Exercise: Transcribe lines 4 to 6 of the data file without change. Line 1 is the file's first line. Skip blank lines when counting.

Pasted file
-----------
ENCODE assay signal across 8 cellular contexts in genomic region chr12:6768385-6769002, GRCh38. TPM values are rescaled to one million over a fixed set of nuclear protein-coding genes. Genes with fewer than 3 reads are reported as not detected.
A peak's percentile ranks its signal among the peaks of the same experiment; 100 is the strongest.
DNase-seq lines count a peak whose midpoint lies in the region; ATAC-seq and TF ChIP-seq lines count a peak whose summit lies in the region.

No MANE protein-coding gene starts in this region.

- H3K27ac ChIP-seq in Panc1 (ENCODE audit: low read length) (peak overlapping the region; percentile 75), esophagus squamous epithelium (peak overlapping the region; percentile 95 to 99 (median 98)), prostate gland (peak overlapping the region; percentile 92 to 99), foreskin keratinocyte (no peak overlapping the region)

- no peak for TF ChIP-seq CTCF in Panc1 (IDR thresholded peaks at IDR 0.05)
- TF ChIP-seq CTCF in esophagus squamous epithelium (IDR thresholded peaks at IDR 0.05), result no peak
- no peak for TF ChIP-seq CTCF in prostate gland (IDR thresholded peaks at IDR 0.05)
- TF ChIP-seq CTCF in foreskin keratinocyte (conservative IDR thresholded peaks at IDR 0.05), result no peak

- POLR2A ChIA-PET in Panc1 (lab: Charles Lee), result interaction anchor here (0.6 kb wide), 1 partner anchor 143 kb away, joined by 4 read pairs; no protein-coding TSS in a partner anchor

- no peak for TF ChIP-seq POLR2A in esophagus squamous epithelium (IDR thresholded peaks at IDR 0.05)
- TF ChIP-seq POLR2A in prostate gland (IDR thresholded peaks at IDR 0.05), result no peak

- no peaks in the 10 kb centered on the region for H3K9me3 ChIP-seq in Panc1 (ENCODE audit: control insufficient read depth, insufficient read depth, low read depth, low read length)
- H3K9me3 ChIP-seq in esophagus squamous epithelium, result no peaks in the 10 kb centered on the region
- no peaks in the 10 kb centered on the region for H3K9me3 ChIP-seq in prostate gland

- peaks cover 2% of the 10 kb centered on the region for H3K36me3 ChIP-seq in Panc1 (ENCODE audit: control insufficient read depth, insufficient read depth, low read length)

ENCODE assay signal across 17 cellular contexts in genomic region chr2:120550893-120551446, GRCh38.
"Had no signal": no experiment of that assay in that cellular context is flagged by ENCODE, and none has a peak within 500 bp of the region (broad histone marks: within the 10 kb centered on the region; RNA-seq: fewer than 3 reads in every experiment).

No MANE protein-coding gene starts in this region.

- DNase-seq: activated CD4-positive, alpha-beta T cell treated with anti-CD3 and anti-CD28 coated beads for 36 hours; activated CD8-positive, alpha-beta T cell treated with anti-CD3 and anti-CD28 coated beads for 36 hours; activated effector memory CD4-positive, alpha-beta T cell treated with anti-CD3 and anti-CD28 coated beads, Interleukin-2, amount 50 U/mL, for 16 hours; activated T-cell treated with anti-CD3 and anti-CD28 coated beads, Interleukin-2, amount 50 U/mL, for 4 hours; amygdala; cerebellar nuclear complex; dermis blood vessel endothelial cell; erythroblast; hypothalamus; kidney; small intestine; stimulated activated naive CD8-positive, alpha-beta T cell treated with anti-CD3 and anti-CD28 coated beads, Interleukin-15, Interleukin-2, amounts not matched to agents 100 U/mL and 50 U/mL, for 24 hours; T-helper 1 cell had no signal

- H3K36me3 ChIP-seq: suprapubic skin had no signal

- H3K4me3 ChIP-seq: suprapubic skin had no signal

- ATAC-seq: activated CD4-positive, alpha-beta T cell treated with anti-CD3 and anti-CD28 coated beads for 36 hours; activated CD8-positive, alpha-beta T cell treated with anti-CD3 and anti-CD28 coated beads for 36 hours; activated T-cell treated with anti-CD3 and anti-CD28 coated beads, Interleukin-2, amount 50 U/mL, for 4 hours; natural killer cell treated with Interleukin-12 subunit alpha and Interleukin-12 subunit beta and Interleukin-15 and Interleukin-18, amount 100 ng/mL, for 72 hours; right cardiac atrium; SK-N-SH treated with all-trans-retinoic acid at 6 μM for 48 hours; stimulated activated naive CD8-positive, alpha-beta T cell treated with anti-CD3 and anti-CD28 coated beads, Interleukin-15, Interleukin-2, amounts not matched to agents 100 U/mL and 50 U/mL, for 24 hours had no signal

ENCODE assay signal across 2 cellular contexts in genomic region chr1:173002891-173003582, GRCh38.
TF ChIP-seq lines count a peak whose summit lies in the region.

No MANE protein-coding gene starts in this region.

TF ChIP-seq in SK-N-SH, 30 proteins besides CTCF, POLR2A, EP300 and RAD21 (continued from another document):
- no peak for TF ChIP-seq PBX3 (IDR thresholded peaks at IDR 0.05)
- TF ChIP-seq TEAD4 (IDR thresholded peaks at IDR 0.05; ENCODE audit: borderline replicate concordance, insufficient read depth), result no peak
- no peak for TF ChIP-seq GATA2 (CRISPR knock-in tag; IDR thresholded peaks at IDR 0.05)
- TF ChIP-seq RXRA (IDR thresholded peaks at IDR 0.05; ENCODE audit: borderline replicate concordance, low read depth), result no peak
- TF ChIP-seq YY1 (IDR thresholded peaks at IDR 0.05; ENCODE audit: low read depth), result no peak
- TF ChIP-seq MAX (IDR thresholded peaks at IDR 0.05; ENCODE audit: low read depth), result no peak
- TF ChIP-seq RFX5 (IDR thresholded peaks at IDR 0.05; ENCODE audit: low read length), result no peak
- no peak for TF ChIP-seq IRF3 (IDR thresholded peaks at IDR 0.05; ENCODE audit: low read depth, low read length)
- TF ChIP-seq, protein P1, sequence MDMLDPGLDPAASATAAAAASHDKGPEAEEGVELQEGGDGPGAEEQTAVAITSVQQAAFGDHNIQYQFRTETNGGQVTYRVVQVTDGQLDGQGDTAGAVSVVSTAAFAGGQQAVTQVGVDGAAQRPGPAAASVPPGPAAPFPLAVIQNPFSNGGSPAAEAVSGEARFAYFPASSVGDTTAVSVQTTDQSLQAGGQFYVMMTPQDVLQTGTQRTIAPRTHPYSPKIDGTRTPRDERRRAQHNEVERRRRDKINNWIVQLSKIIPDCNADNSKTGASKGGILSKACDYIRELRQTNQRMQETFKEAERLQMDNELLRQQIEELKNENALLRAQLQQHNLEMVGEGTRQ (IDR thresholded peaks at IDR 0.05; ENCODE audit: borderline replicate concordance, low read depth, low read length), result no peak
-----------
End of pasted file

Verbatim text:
No MANE protein-coding gene starts in this region.

- H3K27ac ChIP-seq in Panc1 (ENCODE audit: low read length) (peak overlapping the region; percentile 75), esophagus squamous epithelium (peak overlapping the region; percentile 95 to 99 (median 98)), prostate gland (peak overlapping the region; percentile 92 to 99), foreskin keratinocyte (no peak overlapping the region)

- no peak for TF ChIP-seq CTCF in Panc1 (IDR thresholded peaks at IDR 0.05)